Ahh, ice cream is so French, oui? Ou non?
Ahem, well, anyway…here’s a second historic receipt for ice cream.
It’s also from Hannah Glasse, except it’s from the “new edition”
of her book Art of Cookery Made Plain and Easy the one
“with modern Improvements” that was published specifically
for the American market in 1805 in Alexandria, Virginia. This
receipt is vastly different from the previous one (see 9/4 post).
It’s a bit more complex, plus there’s apricots instead of raspberries,
scalding cream, and even instructions for moulding your ice-y
cold concoction. It also appears it’s to be prepared in a sorbetiere
(an 18th century ice cream making machine), which requires turning,
as opposed to just setting basons (basins) to stand in ice.
To make Ice-Cream.
Pare and stone twelve ripe apricots, and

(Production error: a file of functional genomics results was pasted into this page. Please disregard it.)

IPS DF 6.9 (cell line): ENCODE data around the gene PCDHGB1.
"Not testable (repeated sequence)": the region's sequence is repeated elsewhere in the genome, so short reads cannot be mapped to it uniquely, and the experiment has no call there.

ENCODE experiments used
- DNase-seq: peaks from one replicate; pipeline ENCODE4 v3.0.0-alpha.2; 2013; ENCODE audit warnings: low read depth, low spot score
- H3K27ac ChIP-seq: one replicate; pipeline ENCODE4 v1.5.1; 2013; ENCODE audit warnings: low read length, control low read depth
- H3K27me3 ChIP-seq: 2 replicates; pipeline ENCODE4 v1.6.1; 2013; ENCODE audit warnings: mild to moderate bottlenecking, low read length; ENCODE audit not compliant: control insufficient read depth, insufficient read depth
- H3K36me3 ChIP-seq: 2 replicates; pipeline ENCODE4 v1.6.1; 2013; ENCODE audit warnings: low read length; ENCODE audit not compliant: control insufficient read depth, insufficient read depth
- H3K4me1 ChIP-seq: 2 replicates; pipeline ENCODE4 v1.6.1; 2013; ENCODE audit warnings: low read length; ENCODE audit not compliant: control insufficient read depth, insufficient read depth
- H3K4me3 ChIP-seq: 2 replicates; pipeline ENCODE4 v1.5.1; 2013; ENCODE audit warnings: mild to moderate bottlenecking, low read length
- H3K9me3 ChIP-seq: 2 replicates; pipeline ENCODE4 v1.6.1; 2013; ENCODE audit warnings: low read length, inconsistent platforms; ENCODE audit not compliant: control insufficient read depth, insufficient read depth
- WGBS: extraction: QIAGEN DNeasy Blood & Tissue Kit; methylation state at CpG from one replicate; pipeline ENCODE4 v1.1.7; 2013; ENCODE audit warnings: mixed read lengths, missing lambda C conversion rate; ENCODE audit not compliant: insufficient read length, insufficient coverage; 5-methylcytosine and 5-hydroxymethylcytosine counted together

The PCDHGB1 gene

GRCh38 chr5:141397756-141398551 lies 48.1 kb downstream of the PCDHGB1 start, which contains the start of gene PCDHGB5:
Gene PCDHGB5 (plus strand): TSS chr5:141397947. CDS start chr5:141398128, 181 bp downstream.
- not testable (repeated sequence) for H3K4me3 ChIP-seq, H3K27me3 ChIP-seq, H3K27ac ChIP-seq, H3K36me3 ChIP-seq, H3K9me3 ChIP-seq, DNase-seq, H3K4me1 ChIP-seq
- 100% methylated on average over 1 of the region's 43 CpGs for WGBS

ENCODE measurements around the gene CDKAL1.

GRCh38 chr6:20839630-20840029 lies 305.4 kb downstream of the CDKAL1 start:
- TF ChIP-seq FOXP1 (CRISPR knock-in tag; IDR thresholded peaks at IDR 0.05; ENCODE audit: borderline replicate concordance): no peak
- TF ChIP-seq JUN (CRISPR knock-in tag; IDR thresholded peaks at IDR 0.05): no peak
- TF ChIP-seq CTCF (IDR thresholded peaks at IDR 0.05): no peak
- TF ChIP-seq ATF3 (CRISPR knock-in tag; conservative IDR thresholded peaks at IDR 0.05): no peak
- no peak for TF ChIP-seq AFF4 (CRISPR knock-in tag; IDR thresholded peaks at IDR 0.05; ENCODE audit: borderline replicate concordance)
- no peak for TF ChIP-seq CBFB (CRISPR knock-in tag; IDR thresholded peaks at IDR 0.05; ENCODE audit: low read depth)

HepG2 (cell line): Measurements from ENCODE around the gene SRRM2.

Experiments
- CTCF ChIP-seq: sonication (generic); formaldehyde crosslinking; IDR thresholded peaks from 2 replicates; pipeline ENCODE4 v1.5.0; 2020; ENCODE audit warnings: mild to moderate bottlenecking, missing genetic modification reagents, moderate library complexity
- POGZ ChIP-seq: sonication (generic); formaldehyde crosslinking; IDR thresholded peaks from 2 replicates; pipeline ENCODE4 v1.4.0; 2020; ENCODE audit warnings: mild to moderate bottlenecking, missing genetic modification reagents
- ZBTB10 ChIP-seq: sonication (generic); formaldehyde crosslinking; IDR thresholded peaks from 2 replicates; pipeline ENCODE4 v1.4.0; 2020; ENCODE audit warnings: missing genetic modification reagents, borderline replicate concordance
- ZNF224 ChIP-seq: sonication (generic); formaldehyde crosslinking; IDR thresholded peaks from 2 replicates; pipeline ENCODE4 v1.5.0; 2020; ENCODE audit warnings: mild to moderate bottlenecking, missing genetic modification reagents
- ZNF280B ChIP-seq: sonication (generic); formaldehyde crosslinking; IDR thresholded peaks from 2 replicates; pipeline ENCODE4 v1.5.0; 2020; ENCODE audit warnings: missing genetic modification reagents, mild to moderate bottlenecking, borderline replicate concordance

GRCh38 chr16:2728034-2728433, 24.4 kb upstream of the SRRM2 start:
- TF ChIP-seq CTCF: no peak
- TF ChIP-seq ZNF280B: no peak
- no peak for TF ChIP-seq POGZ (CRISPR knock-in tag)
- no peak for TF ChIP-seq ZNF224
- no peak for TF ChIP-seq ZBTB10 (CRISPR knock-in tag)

scald them, beat them fine in a mortar,
add to them six ounces of double-refined
sugar, and a pint of scalding cream, and
work it through a sieve; put it in a tin
with a close cover, and set it in a tub
of ice broke small, with four handfuls
of salt mixed among the ice. When you
see your cream grows thick round
the edges of your tin, stir it well, and
put it in again till it is quite thick; when
the cream is all froze up, take it out
of the tin, and put it into the mould you
intend to turn it out of; put on the lid and
have another tub of salt and ice ready as
before; put the mould in the middle, and
lay the ice under and over it; let it stand
four hours, and never turn it out till the
moment you want it, then dip the mould
in cold spring water, and turn it into a plate.
You may do any sort of fruit the same way.